Retina Risk App
November 10, 2019
San Diego County Optometric Society Newsletter: Retina Corner
By Nikolas J.S. London, MD FACS
President and Director of Clinical Research, Retina Consultants San Diego
Chief of Ophthalmology, Scripps Memorial Hospital La Jolla
Dear SDCOS membership,
Hard to believe fall is almost over and the holidays are upon us again. 2019 has been another wonderful year despite what sometimes feels like an endless cycle of political turmoil. I continue to be extremely impressed with all of my colleagues, and as Thanksgiving is approaching I wanted to thank all of you for your excellent care for our patients and for trusting us to care for yours. We have a wonderful eye community in San Diego.
Perhaps fitting for the season of overeating, this month I wanted to focus on diabetic retinopathy (DR), and in particular, an interesting new phone app that might help to empower our patients to understand more about the effect of diabetes on the eyes as well as how several modifiable risk factors perpetuate diabetic retinopathy.
As we know, DR is the leading cause of blindness in working-aged adults, with diabetic macular edema the leading cause of vision loss in patients with DR. This problem is endemic in some parts of the country and looks to only get worse. By 2030 many states will see 20% of their population diagnosed with diabetes, with nearly 30% of these patients affected by DR. Fortunately we have something to offer patients as antiVEGF injections can have a profound effect on slowing and even reversing DR. Overall, 40% of patients will have a significant regression in DR with antiVEGF treatment, and up to 80% of patients with severe non-proliferative DR will have a significant regression. This is wonderful, but even better would be empowering our patients to not have significant DR in the first place! The risk factors for DR are relatively simple, and include uncontrolled hypertension, duration of diabetes, and poor glycemic control. While patients can do nothing about the duration of their disease, they can about the other two, and a free new tool called Retina Risk App from Risk Medical Solutions may help. The app allows users to input their data to get an evidence-based calculation of their risk of developing sight-threatening retinopathy over the subsequent 5 years. Users can then modify those risk factors to see the effect on their calculations – bump the A1c from 6.0 to 13.0, and the risk will skyrocket. The app is very easy to use and the results are impactful.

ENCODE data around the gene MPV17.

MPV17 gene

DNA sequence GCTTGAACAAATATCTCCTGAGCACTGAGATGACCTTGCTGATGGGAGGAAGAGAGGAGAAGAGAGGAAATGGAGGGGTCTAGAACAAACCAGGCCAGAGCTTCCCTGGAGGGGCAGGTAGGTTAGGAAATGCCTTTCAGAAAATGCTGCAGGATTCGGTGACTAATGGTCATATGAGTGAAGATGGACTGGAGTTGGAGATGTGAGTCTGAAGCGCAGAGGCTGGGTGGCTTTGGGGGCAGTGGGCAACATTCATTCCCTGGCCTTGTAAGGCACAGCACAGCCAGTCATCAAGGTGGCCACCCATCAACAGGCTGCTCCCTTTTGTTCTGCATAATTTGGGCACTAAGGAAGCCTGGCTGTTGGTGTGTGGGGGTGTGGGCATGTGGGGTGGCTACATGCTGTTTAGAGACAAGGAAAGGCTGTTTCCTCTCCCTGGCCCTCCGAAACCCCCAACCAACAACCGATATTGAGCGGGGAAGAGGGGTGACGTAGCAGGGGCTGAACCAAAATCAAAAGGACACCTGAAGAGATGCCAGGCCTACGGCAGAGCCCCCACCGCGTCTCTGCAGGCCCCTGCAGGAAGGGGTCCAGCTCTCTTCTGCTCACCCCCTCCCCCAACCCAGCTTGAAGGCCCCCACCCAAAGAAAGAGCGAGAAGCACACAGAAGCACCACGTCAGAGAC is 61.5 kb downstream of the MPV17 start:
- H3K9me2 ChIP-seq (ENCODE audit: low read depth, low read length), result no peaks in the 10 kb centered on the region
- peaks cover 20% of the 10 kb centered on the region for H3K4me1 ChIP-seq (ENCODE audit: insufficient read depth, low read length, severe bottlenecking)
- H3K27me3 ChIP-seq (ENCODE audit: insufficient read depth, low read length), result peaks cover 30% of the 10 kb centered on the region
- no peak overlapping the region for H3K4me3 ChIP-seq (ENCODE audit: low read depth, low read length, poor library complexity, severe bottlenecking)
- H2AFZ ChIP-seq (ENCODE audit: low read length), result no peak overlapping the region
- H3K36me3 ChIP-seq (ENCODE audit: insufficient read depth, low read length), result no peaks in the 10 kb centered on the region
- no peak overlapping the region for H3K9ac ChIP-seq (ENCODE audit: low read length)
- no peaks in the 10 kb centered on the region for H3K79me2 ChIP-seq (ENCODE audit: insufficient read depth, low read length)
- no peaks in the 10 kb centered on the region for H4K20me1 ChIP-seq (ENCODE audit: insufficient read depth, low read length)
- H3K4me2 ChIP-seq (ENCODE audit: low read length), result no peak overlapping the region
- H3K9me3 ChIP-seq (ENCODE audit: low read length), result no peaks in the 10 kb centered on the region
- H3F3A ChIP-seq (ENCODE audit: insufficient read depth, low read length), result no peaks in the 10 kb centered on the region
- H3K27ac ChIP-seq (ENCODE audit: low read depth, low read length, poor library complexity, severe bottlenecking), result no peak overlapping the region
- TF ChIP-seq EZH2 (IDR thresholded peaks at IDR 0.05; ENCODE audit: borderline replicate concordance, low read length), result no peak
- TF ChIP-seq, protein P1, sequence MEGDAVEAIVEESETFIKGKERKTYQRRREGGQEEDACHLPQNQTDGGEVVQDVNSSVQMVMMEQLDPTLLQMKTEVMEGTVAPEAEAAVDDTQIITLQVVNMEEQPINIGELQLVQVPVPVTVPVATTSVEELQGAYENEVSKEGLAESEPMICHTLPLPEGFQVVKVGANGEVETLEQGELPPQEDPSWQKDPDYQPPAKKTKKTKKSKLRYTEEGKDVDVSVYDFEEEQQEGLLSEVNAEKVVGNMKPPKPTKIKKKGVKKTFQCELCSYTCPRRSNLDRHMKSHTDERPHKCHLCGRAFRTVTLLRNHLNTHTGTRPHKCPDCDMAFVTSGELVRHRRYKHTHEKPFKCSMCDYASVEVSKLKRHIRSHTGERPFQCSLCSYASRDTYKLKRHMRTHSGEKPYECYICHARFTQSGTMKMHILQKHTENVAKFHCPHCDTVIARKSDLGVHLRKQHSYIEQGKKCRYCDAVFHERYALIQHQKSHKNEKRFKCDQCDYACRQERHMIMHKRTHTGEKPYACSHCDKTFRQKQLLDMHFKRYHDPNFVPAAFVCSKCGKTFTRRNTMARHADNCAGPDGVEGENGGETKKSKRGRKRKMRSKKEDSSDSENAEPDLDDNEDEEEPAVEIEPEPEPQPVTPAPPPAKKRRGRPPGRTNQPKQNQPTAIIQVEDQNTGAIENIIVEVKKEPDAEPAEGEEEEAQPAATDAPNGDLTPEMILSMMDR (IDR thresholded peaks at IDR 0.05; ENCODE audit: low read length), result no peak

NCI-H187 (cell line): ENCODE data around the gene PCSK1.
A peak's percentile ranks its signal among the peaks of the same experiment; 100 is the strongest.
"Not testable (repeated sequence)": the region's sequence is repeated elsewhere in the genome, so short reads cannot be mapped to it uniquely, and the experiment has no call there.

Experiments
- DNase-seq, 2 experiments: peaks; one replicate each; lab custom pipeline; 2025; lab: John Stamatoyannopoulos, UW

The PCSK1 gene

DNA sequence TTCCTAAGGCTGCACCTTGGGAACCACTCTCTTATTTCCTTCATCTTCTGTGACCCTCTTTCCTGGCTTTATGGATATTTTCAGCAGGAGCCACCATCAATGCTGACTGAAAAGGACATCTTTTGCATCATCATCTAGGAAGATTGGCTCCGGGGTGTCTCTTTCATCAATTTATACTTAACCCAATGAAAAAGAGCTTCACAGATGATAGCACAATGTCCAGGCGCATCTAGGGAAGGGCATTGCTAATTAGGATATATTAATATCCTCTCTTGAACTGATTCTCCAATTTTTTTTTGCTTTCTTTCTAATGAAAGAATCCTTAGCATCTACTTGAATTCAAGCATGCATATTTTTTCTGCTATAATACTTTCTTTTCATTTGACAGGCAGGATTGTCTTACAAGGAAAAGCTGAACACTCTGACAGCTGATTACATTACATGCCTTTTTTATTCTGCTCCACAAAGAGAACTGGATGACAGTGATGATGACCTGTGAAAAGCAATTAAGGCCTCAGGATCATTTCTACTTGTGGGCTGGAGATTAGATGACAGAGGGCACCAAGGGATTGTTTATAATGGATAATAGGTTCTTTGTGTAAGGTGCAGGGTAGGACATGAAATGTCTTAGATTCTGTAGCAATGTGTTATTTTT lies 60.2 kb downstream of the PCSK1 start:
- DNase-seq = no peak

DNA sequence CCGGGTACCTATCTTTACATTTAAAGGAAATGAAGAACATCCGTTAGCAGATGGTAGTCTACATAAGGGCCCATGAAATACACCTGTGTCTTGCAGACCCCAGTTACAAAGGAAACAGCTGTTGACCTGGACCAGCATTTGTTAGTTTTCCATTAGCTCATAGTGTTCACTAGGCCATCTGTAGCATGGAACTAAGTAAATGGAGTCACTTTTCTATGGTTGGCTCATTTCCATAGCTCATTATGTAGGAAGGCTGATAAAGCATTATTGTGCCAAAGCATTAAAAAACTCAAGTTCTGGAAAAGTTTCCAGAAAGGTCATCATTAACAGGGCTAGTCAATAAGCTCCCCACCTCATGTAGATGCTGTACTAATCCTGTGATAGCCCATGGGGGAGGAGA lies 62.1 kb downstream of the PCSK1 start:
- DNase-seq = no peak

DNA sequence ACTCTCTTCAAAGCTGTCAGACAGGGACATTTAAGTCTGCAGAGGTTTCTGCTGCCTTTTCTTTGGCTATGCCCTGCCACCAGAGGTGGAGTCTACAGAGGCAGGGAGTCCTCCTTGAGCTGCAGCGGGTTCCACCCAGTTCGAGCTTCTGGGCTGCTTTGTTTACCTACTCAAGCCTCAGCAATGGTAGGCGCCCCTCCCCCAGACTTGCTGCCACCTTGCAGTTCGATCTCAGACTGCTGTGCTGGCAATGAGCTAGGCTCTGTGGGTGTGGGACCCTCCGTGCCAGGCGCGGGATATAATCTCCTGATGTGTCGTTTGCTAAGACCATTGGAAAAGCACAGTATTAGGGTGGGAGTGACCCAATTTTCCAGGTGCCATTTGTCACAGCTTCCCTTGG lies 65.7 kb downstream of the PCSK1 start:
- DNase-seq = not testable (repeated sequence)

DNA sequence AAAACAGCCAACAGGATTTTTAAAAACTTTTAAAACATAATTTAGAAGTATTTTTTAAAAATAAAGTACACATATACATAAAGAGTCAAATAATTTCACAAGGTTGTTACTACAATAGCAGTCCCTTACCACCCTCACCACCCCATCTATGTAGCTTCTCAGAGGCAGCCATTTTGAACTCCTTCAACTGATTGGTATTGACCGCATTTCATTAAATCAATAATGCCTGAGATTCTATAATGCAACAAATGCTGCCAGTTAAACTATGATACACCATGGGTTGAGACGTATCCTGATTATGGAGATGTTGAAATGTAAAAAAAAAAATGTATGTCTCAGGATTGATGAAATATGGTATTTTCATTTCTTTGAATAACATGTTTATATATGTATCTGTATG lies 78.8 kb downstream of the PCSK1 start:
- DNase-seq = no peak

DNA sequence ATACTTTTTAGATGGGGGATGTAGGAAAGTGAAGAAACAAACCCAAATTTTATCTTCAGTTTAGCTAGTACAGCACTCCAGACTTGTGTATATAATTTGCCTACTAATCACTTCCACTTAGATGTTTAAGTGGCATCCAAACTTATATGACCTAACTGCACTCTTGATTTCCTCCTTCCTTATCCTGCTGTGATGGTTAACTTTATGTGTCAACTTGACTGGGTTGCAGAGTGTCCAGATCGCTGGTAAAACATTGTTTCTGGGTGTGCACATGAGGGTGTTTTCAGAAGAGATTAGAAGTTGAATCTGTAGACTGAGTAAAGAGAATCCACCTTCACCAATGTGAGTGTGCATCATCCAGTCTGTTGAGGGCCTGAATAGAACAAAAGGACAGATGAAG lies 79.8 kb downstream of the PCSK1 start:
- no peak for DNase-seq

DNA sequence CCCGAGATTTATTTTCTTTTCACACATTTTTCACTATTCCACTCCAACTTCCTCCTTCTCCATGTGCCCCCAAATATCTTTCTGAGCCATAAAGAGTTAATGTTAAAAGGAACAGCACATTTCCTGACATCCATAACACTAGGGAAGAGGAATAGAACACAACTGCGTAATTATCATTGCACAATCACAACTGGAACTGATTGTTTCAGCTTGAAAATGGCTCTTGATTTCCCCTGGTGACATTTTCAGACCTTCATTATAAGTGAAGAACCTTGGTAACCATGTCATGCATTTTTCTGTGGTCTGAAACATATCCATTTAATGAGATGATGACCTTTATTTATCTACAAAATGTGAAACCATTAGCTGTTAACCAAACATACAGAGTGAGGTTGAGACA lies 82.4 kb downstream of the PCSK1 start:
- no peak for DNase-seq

The app was developed through a collaboration of ophthalmologists and endocrinologists out of Reykjavic, Iceland. It uses a proprietary algorithm that was clinically validated in a Northern European cohort of patients with diabetes – nearly 20,000 patients of different races and ethnicities – and published in peer-reviewed journals. The developers plan to validate in more populations as well incorporate other potential risk factors such as obesity, obstructive sleep apnea, smoking, and a history of other diabetes complications. In addition to calculating the risk of developing sight-threatening retinopathy, the app includes pages of educational information for patients to understand the pathophysiology of the disease.
We all see patients with diabetes, and I would encourage you all to download and check out this app for yourselves. Consider showing it to your patients, or using it as a springboard for discussing their risk of developing retinopathy. Information about the app can be found at www.retinarisk.com.
Thanks again for reading. Please don’t ever hesitate to contact me.
Best wishes, and until next time,